March 24, 2017
Authored by: Bryan Cave, Matt Minder and Ben Sidbury
In an important copyright case for retailers, the Supreme Court, in Star Athletica, L.L.C. v. Varsity Brands, Inc., 580 U.S. (2017), resolved “widespread disagreement” among the circuits, and adopted a single test to determine the copyrightability of designs incorporated in “useful articles.” The Court held that “an artistic feature of the design of a useful article is eligible for copyright protection if the feature (1) can be perceived as a two- or three-dimensional work of art separate from the useful article and (2) would qualify as a protectable pictorial, graphic, or sculptural work either on its own or in some other medium if imagined separately from the useful article.” Applying that test to Varsity Brands’ cheerleading uniforms, the Court concluded that the “arrangement of colors, shapes, stripes, and chevrons on the surface of the cheerleading uniforms” are separable from the uniforms and eligible for copyright protection.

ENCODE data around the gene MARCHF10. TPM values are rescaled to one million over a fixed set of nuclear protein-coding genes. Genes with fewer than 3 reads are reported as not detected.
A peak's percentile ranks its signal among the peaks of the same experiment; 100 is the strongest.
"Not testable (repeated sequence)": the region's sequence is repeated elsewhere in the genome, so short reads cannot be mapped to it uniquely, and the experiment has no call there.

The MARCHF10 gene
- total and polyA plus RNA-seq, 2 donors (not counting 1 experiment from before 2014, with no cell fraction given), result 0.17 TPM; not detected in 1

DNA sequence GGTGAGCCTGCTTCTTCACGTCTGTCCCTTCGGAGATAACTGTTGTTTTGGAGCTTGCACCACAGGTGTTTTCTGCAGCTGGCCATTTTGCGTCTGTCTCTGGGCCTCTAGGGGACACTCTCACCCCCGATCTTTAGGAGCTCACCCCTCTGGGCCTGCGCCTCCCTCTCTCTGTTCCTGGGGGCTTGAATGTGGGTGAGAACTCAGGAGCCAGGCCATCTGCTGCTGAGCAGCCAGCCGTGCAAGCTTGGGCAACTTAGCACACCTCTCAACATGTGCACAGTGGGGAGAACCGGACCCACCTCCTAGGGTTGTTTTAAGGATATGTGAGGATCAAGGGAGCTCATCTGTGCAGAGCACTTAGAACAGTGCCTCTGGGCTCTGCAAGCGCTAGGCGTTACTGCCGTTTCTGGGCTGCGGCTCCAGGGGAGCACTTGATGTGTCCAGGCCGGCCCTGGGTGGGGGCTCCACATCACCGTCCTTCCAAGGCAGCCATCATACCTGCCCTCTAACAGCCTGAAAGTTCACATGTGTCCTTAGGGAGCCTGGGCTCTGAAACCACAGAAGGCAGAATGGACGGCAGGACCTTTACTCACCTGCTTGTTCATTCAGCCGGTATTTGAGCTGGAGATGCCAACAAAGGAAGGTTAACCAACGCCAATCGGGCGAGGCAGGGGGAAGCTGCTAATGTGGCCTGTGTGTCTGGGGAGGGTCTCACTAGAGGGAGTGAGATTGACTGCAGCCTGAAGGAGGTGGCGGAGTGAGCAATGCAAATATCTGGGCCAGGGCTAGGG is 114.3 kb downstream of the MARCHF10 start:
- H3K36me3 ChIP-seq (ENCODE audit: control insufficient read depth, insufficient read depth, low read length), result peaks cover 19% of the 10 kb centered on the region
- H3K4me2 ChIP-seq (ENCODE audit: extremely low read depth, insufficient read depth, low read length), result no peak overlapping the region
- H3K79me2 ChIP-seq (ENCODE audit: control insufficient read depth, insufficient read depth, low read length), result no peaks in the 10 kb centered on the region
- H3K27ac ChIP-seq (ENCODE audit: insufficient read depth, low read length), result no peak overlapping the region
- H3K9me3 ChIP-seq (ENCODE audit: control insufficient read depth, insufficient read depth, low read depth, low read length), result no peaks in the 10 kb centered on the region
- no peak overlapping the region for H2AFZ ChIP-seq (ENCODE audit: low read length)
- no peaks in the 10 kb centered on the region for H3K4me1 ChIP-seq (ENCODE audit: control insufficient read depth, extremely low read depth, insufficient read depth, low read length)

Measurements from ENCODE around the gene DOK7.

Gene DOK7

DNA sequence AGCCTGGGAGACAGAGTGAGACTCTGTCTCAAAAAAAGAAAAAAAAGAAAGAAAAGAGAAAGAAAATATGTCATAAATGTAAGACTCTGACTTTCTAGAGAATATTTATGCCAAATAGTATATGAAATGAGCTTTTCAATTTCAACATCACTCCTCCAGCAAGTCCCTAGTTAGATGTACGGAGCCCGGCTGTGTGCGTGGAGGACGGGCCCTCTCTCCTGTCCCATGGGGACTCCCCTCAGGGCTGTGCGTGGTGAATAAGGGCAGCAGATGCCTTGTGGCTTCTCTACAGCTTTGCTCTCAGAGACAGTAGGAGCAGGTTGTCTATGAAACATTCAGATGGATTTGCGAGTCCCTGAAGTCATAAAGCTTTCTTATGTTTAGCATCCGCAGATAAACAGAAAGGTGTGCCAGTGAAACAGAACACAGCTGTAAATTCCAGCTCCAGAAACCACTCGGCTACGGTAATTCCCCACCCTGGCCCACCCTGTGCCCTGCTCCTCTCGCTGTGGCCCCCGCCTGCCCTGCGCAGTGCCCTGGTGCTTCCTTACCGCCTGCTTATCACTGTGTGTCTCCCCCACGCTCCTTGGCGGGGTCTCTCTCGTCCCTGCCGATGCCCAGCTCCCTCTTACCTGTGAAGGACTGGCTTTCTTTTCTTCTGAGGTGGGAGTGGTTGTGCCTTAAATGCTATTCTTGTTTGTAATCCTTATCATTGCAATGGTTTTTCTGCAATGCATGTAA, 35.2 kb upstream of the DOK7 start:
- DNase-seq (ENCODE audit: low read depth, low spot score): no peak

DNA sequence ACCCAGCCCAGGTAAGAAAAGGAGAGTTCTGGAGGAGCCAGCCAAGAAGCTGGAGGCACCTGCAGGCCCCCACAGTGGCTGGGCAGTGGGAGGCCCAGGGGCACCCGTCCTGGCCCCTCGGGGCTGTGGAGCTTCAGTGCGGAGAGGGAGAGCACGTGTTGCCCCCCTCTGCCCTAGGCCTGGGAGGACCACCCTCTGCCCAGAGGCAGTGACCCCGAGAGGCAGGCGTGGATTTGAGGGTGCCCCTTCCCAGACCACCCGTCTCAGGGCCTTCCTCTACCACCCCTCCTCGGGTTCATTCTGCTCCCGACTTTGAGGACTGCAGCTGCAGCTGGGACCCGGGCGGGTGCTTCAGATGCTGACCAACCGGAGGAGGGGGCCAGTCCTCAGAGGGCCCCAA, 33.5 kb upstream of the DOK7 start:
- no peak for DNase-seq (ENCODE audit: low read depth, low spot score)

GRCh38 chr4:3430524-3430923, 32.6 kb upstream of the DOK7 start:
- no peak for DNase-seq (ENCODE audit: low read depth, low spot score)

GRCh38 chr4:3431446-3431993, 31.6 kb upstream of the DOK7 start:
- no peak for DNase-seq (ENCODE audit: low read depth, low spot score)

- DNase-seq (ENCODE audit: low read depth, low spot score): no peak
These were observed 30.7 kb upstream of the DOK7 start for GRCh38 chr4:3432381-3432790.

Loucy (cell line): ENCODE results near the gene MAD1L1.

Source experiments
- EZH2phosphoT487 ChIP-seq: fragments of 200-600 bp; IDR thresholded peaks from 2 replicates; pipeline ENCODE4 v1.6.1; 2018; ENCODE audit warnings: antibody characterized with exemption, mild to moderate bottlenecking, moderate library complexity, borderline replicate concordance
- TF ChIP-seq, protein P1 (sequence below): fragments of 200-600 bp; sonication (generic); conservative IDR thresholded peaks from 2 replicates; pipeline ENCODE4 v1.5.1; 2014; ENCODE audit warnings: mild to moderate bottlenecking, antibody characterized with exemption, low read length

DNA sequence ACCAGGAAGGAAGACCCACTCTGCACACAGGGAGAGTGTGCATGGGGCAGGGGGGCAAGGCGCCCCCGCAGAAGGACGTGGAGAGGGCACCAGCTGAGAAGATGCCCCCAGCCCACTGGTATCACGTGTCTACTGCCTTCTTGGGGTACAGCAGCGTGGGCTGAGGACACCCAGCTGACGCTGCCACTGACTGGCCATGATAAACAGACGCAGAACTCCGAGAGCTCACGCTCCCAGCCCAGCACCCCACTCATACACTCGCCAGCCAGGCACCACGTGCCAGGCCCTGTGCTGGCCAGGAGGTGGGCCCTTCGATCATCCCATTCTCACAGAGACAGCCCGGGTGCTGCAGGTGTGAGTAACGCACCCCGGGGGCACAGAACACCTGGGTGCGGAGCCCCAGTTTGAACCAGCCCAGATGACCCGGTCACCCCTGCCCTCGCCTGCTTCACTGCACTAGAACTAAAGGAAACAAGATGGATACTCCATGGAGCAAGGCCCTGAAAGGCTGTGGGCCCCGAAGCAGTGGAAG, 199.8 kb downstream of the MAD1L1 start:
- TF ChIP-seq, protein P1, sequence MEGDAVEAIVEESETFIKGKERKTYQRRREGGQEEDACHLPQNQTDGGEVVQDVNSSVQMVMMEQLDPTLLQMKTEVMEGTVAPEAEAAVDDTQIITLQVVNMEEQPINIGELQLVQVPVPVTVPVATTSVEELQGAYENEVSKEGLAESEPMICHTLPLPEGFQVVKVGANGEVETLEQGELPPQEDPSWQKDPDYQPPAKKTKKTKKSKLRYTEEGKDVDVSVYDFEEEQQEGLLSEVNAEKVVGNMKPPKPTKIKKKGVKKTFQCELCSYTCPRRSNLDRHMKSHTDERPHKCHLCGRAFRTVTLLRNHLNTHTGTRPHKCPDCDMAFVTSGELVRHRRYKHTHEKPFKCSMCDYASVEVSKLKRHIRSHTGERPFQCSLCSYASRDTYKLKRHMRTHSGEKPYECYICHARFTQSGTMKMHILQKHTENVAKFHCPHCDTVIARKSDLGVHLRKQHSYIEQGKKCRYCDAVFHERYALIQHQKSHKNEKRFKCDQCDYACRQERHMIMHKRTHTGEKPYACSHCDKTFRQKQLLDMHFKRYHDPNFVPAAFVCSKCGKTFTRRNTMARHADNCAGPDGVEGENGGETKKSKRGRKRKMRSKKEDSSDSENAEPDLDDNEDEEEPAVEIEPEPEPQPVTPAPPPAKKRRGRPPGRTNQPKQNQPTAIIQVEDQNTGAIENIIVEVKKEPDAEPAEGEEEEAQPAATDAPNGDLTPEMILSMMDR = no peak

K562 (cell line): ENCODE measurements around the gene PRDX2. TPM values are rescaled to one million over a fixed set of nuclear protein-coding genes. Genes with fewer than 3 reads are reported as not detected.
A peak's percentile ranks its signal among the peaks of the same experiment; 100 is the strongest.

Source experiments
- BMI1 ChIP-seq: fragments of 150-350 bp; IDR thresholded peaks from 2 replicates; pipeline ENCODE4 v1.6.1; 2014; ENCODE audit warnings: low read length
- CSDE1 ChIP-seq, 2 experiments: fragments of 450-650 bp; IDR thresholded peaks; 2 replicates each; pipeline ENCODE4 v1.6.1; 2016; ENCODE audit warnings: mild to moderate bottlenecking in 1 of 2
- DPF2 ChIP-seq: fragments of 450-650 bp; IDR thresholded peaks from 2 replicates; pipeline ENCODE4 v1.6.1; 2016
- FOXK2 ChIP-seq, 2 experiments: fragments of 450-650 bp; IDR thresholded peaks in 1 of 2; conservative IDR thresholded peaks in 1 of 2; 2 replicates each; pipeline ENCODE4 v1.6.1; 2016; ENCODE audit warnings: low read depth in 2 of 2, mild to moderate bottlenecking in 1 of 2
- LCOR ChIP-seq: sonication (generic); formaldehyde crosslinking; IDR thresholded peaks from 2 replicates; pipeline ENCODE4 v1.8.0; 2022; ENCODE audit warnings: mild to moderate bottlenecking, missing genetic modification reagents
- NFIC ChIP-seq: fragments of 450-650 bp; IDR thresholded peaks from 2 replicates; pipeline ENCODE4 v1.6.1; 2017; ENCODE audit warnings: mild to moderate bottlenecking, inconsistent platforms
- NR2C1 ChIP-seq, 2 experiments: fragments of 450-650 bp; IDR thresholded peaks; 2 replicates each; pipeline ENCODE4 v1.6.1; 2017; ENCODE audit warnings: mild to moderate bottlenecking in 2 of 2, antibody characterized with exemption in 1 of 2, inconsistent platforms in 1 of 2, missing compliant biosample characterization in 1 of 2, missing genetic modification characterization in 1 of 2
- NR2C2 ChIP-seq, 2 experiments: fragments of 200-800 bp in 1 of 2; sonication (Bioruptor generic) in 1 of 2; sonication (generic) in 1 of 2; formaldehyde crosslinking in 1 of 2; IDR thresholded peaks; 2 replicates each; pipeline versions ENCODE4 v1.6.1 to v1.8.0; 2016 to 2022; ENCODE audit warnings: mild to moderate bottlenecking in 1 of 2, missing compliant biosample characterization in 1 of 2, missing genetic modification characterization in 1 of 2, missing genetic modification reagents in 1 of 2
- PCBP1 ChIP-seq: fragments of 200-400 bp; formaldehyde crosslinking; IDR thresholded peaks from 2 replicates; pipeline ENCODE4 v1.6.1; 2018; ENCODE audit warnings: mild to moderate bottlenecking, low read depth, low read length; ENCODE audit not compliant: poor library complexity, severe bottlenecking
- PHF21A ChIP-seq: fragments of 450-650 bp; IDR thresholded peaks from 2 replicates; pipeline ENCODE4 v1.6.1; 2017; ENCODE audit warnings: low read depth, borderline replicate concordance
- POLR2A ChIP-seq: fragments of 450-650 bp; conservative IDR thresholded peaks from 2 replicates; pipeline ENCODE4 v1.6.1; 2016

In Star Athletica,